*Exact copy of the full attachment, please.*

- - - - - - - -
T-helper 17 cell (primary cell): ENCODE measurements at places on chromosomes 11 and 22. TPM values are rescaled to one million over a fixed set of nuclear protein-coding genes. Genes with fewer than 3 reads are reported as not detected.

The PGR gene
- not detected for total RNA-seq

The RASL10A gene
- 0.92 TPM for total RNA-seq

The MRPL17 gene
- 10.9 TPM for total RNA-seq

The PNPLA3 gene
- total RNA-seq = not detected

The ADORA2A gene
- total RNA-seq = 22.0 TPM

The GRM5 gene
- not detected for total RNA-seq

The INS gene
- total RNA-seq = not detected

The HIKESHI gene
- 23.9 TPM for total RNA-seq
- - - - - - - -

T-helper 17 cell (primary cell): ENCODE measurements at places on chromosomes 11 and 22. TPM values are rescaled to one million over a fixed set of nuclear protein-coding genes. Genes with fewer than 3 reads are reported as not detected.

The PGR gene
- not detected for total RNA-seq

The RASL10A gene
- 0.92 TPM for total RNA-seq

The MRPL17 gene
- 10.9 TPM for total RNA-seq

The PNPLA3 gene
- total RNA-seq = not detected

The ADORA2A gene
- total RNA-seq = 22.0 TPM

The GRM5 gene
- not detected for total RNA-seq

The INS gene
- total RNA-seq = not detected

The HIKESHI gene
- 23.9 TPM for total RNA-seq